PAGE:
The Trust Office of the future

11 maart 2016

The regulatory landscape is not static and as trust offices have already been subject to stricter monitoring, so shall the future continue to bring similar challenges as regulation evolves further.

Key questions and considerations for the compliance function

So how can the trust office of the future not only be able to meet their current obligations, but also ensure that they can also easily adapt to changing requirements? And how can compliance officers make moves to ensure the concept of Compliance 2.0 gets adopted into their organisation?

You could of course instruct expensive consultants who are expert in risk and compliance, but surely the smart money goes on making the organisation self sufficient, placing the knowledge and know-how at the fingertips of those daily responsible for compliance – namely, everyone.

The Three Lines of Defence (3LOD) model, as outlined by De Nederlandsche Bank (DNB) in their advice on the Act on the Supervision of Trust Offices (Regeling integere bedrijfsvoering Wet toezicht trustkantoren – Rib), puts the operational employee on the frontline of accountability, so getting policies and procedures adopted by all becomes vital.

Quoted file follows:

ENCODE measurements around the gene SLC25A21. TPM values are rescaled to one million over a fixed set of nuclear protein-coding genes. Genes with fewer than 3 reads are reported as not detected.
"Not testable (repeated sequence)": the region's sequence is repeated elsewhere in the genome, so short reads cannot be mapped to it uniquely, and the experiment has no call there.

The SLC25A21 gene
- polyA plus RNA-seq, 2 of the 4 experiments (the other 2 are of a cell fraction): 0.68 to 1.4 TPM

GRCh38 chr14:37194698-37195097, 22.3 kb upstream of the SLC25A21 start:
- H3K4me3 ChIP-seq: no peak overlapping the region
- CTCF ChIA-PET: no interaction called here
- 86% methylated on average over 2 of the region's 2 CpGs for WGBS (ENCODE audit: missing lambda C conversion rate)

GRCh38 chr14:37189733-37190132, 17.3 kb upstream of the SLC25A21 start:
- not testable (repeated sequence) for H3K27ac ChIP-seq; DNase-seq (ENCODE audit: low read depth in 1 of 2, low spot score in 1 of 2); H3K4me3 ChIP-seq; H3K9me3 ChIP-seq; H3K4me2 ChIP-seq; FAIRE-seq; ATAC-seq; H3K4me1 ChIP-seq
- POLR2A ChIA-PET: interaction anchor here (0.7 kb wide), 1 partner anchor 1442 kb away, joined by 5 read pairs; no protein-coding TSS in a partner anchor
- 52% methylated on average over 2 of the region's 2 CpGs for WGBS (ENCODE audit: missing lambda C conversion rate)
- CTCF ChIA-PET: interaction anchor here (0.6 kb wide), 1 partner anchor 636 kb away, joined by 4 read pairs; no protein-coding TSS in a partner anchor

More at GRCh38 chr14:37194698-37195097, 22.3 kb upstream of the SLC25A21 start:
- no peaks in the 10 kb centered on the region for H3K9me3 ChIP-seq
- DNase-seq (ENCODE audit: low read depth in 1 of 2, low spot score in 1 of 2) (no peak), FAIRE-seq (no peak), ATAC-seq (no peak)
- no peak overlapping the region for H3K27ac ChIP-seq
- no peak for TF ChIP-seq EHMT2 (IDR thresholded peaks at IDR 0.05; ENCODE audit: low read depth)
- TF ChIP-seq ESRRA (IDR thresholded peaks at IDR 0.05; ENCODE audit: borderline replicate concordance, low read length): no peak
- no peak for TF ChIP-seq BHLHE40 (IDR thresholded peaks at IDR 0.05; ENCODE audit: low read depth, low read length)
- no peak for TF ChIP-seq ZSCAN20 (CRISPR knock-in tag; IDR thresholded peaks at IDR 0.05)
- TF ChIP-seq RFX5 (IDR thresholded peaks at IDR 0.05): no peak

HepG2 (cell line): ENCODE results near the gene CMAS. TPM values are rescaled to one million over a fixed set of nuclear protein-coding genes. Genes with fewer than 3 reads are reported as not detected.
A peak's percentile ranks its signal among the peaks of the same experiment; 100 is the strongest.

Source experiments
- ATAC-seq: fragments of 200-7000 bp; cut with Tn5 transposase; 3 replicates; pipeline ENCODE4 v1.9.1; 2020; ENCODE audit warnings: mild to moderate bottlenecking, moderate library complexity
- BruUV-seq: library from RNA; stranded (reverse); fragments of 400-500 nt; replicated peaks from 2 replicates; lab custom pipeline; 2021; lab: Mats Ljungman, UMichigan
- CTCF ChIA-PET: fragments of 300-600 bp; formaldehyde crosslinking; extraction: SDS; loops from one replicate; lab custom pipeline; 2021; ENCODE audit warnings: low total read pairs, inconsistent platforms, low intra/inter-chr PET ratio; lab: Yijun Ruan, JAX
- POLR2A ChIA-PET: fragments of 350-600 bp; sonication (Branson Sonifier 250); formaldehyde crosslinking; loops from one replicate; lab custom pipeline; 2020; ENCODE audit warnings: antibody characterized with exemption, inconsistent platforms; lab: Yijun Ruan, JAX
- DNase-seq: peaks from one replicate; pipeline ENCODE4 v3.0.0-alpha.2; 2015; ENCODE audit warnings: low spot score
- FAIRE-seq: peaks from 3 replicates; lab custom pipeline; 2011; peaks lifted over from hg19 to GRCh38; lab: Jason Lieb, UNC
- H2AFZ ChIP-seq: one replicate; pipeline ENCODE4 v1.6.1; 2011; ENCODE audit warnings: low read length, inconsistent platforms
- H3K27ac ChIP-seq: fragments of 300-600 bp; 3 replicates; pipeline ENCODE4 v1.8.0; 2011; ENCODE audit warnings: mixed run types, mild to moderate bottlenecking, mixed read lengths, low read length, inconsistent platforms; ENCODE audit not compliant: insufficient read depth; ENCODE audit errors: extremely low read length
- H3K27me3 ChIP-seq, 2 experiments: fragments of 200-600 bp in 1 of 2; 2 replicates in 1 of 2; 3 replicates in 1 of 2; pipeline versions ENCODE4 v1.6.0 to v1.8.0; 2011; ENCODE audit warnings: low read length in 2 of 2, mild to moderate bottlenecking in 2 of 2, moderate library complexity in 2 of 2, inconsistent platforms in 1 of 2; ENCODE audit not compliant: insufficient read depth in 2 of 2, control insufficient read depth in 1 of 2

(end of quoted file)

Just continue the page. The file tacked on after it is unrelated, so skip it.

If information is not tracked properly or needs to be captured by a number of different processes or applications, the compliance officer may struggle to gain an accurate picture of what’s happening.

The answer lies, as does so much in our lives, with technology.

Finding a complete solution

Compliance software is not necessarily a new thing; parts of compliance-driven processes have been automated for some time. However, as regulatory requirements grow, so does the need to find a risk management solution which has the ability to easily track, integrate and properly archive information all the way from client acceptance to transaction monitoring, removing risky manual processes and allowing faster detection of red flags and easy to generate audit reports.

As Accenture’s 2015 Compliance Risk Study concludes: ‘Compliance leaders will need forward looking capabilities, such as data management and analytics, to anticipate changes’. Make the experience of using such systems easy for the end user and you’ve come a long way in the battle to embed compliance into the company culture. Add the possibility of access to legal updates affecting trust office compliance within the system, and you equip compliance officers with the knowledge that regulators expect them to have.

In short, if it is to meet its obligations, ensure transparency and manage risk effectively, the trust office of the future must consider integrating all of its compliance processes into a flexible, agile IT-based system that allows them to quickly identify potential issues and respond fully to changes in regulatory controls.

Christiaan Dappers

CEO

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